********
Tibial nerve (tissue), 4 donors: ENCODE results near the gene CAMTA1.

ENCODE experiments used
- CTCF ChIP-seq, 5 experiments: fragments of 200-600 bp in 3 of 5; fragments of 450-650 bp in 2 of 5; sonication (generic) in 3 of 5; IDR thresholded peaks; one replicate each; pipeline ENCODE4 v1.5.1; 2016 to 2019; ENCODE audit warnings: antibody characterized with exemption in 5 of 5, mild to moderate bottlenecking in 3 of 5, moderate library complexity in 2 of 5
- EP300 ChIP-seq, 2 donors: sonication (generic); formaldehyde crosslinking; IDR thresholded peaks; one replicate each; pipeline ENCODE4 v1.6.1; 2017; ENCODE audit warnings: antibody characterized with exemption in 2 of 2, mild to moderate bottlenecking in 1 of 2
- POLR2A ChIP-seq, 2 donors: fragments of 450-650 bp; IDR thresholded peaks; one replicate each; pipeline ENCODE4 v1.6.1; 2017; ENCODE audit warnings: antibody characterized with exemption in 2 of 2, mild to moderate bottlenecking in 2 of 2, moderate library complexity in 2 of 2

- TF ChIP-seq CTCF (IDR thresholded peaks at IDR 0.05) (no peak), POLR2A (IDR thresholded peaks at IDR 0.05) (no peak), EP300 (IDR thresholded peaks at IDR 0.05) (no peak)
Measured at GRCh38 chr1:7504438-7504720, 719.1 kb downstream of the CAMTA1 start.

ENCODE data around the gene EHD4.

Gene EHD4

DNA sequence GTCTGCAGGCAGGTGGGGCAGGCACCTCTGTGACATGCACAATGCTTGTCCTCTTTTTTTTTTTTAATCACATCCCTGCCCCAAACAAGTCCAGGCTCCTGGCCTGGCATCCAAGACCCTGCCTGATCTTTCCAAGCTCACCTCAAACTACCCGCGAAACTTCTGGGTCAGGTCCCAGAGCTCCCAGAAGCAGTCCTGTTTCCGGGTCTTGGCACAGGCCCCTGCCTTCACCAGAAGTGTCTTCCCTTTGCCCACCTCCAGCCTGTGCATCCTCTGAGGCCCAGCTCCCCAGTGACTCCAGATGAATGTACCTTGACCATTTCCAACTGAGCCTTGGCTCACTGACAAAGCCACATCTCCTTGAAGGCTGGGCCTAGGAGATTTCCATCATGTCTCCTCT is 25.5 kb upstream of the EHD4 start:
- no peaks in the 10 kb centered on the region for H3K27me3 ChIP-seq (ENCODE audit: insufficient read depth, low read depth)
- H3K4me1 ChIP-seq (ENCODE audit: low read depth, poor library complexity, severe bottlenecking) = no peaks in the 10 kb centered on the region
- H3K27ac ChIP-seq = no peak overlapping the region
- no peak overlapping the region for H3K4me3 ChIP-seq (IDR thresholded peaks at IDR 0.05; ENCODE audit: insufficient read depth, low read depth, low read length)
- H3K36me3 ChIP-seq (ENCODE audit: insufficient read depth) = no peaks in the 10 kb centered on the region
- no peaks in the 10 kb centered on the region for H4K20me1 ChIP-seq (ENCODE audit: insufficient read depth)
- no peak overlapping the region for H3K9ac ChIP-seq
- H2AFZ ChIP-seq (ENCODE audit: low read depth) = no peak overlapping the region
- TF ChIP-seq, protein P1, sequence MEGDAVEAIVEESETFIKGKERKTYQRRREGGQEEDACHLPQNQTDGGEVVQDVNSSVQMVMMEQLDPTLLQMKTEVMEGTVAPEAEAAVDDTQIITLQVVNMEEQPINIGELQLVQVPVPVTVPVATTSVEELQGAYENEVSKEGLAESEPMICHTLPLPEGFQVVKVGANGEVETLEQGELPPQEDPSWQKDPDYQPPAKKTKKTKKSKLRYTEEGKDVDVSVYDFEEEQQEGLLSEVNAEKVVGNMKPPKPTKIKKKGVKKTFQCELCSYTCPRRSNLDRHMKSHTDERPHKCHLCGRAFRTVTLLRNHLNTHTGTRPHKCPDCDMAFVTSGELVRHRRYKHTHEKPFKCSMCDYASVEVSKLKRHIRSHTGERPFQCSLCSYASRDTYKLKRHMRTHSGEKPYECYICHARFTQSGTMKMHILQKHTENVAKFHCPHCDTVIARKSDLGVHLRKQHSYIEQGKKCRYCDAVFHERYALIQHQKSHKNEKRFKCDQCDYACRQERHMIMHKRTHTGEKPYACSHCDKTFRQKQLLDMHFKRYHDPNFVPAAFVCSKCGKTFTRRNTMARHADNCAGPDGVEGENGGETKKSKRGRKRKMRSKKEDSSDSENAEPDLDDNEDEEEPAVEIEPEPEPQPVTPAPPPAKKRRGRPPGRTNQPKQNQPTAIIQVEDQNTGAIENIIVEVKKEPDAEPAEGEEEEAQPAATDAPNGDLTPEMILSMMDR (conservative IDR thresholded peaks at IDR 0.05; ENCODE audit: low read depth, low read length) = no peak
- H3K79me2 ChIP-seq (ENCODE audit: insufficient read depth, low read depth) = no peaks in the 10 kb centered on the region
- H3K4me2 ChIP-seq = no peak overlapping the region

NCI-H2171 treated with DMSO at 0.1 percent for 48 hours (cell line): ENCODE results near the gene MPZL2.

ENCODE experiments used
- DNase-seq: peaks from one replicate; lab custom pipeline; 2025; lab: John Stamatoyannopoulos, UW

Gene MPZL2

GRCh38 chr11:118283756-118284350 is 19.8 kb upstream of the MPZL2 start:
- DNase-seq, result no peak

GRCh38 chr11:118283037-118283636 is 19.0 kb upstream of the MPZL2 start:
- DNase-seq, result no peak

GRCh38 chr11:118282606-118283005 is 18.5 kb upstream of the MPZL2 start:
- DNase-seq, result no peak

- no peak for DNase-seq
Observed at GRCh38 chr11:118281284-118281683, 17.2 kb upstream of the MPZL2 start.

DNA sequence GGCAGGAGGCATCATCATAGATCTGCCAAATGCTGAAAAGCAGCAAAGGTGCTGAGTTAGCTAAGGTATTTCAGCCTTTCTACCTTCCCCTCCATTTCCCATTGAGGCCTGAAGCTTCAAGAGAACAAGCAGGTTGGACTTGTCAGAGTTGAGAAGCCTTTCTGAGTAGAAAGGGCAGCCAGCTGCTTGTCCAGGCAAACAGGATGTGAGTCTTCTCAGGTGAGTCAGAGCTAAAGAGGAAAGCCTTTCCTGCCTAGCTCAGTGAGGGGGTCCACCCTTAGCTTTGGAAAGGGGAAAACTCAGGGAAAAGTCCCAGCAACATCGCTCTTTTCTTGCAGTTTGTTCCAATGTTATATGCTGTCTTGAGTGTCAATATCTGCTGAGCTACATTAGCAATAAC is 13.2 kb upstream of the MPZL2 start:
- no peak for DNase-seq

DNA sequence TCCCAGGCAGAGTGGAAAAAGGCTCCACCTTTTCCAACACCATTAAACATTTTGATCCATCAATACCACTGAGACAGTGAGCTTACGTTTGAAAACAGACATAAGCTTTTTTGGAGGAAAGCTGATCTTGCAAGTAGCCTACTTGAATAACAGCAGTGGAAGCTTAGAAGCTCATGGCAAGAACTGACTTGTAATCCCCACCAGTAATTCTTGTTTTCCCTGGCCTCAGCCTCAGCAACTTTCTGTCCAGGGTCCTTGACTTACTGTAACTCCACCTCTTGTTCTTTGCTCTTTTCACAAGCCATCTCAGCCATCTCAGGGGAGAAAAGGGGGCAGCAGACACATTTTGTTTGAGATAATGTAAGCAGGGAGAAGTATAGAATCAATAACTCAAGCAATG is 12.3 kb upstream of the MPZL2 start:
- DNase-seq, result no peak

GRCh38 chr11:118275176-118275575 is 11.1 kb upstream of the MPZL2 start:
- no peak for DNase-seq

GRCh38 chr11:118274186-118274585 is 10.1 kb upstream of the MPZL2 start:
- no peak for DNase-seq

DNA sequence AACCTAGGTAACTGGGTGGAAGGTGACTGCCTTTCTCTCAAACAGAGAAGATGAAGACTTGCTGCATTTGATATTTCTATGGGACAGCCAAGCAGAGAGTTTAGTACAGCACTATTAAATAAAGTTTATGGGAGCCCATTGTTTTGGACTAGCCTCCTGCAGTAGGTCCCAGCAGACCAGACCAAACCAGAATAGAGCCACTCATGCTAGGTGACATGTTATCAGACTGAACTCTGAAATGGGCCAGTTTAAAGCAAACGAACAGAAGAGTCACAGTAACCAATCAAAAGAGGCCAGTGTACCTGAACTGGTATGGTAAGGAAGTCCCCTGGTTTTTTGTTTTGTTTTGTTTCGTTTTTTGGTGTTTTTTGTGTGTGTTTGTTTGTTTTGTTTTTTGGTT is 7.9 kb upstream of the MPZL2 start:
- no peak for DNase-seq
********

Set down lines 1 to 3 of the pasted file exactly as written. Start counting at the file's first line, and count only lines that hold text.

Tibial nerve (tissue), 4 donors: ENCODE results near the gene CAMTA1.

ENCODE experiments used
- CTCF ChIP-seq, 5 experiments: fragments of 200-600 bp in 3 of 5; fragments of 450-650 bp in 2 of 5; sonication (generic) in 3 of 5; IDR thresholded peaks; one replicate each; pipeline ENCODE4 v1.5.1; 2016 to 2019; ENCODE audit warnings: antibody characterized with exemption in 5 of 5, mild to moderate bottlenecking in 3 of 5, moderate library complexity in 2 of 5